Vaccinations play a key role in preventing illnesses across all age groups, but their routine use in the elderly — including those in long-term care, of course— is especially critical.

A bout of the flu or pneumonia, for example, can be life-threatening in immunocompromised residents and may lead to secondary complications and community outbreaks. Beyond that, a case of herpes zoster (shingles) can prompt acute and debilitating nerve pain for months or even years after the blisters heal.

Despite the proven benefits of immunization and the fact that influenza and pneumococcal vaccines — the two most widely recommended for long-term care residents — are covered under Medicare Part B, many residents still aren’t getting them.

Lingering misconceptions about immunization, particularly that vaccines cause illness or are often ineffective, pose one of the greatest obstacles.

“This challenge is exacerbated by the fact that vaccines may not fully prevent infection or a disease in seniors,” says Joe Kramer, VP of sales for Geri-Care Pharmaceuticals Corp. Certain residents and their loved ones also may mistakenly believe vaccines are meant for those who are ill and not necessarily meant as part of a proactive wellness approach, he notes.

Beyond the personal pain and health concerns, a lack of vaccinations can bring havoc to facility operations.

Anti-vaxers’ effect

Some pharmaceutical experts say the anti-vaccine movement, which is largely targeted toward infant and child vaccinations, has begun infiltrating long-term care. In particular, healthcare workers’ negative beliefs about vaccines can have trickle-down effects on residents, says Marci M. Wayman, PharmD, a consultant pharmacist for Turenne PharMedCo.

“If vaccinations are not a priority for the nursing staff, perhaps the residents will not be offered vaccines or encouraged to take them,” she explains.

Even with a robust hygiene program, unvaccinated employees in nursing homes place residents at risk for infection, experts assert. When employees avoid shots for themselves or their children, they further increase the odds of disease transmission in the resident population.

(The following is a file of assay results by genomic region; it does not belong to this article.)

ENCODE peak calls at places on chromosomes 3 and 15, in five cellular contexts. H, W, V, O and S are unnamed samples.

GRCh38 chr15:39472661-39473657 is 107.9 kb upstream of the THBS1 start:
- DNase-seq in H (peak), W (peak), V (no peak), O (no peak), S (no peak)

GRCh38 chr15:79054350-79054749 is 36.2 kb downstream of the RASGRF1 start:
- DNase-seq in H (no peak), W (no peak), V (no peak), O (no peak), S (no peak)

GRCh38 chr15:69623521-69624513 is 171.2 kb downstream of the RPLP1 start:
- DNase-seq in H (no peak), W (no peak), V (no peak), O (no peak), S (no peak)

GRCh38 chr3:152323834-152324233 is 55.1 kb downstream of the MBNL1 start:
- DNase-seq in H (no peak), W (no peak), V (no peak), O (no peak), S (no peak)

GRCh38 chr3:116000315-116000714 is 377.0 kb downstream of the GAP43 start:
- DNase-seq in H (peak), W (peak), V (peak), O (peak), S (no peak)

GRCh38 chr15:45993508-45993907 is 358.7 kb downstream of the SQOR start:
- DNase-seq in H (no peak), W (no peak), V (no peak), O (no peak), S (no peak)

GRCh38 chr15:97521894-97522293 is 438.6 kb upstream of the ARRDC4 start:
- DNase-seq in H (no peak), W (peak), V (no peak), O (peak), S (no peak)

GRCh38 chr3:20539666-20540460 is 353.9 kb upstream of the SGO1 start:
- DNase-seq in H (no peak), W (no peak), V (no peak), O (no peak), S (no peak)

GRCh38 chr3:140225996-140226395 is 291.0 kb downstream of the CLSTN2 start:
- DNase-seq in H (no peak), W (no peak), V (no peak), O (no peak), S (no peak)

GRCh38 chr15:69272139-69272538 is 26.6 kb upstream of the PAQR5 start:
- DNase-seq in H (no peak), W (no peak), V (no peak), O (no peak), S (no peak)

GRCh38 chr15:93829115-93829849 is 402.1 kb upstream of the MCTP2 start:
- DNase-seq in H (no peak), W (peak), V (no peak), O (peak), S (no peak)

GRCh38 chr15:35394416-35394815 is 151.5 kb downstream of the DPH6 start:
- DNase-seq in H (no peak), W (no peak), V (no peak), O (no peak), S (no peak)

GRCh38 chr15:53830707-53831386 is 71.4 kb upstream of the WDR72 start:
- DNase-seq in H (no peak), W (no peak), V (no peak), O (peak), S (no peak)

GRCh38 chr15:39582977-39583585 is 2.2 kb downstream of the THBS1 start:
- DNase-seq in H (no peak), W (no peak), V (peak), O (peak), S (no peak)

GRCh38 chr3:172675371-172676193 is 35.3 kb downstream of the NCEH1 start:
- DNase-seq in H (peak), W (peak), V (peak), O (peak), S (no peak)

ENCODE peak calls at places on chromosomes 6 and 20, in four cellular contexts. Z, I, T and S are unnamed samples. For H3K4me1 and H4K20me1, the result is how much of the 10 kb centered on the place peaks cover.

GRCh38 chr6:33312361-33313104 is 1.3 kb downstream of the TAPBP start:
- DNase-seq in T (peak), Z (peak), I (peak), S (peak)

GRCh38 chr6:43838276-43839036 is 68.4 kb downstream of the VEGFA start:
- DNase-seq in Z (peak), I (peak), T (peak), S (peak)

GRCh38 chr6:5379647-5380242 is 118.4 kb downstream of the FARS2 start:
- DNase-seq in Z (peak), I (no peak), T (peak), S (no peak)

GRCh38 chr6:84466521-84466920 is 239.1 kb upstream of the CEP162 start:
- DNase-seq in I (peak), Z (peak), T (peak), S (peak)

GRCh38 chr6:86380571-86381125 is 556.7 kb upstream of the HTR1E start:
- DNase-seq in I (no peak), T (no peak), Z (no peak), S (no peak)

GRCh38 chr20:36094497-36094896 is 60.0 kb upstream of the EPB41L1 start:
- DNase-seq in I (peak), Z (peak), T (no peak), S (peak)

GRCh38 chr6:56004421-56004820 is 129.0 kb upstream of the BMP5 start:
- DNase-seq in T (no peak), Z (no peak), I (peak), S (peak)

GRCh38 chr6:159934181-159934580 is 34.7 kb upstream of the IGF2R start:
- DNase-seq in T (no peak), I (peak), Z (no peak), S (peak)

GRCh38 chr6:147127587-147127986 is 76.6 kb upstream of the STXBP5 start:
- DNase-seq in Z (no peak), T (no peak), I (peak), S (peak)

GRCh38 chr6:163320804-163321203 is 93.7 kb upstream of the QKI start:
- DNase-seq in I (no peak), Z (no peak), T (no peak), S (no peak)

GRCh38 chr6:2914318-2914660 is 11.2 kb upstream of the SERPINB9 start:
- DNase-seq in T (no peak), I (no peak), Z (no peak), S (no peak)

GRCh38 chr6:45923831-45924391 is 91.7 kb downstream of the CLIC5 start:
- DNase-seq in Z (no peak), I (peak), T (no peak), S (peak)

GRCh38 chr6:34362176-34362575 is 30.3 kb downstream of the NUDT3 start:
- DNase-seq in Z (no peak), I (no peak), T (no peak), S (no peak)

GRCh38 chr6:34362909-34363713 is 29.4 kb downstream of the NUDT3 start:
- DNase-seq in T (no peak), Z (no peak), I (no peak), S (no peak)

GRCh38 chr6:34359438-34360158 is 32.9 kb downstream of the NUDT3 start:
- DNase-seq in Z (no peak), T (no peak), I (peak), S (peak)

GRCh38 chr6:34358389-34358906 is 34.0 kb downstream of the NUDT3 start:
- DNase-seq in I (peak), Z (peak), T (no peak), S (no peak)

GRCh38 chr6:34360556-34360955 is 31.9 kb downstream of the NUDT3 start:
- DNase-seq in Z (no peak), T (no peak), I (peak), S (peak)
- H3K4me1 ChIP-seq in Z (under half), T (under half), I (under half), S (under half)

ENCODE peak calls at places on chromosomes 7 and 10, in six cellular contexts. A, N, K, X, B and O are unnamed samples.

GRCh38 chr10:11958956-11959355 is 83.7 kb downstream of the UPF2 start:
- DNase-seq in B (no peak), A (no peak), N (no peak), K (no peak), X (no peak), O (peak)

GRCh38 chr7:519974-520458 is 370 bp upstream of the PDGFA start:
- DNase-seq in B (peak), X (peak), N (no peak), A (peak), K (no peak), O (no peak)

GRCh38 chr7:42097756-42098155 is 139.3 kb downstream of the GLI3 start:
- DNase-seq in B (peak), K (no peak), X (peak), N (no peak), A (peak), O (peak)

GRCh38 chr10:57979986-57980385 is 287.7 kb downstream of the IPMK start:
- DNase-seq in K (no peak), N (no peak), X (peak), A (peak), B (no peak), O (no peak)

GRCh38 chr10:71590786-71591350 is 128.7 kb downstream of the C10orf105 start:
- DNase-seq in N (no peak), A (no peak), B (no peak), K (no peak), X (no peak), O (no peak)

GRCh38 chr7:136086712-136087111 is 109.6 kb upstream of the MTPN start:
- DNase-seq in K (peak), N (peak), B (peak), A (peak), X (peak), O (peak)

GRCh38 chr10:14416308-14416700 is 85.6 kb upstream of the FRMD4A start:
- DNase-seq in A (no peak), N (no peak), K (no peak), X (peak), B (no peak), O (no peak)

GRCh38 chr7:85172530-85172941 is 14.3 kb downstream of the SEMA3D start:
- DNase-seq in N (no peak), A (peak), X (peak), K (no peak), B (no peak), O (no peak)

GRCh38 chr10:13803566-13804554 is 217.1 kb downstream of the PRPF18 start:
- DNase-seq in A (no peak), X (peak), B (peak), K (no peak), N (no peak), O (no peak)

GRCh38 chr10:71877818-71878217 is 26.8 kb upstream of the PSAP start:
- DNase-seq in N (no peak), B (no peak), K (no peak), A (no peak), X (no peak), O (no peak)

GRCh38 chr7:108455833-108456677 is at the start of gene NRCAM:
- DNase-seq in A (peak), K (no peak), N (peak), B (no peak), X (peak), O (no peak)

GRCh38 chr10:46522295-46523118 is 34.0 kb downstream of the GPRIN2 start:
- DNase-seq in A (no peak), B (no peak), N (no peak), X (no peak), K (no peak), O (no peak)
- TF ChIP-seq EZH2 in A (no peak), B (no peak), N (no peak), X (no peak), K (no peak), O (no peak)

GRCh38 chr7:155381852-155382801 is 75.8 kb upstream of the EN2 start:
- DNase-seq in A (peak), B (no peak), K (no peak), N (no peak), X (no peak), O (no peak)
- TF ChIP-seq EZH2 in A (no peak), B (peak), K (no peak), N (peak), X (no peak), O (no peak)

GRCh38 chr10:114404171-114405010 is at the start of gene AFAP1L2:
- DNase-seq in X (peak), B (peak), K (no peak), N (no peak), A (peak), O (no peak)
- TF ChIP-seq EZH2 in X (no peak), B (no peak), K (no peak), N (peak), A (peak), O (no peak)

Staffing shortages in the long-term care segment further compound the problem. Although some states and individual facilities require annual flu shots for employees, some operators in non-vaccine-mandated states fear vaccination requirements could pull qualified candidates from the hiring pool.

When it comes to long-term care resident immunization programs, pharmaceutical and clinical experts agree that influenza and pneumococcal vaccines are most vital. Appropriate administration of those vaccines is even used as a quality measure by the Centers for Medicare & Medicaid Services. The flu shot — either the recombinant or inactivated version — should be offered to residents each year.

The Centers for Disease Control and Prevention makes no recommendations for which type of influenza vaccine to give to seniors — standard dose or high dose, trivalent or quadrivalent, adjuvanted (a substance added to vaccines to boost immunity response that allows a smaller dose to be used) or unadjuvanted. But “there have been small differences seen in clinical trials that may suggest the high-dose version may provide superior effectiveness for some populations,” notes Mark Boe, president of Guardian Pharmacy of Minnesota.

This is the last season the trivalent flu vaccine will be offered, however, adds TJ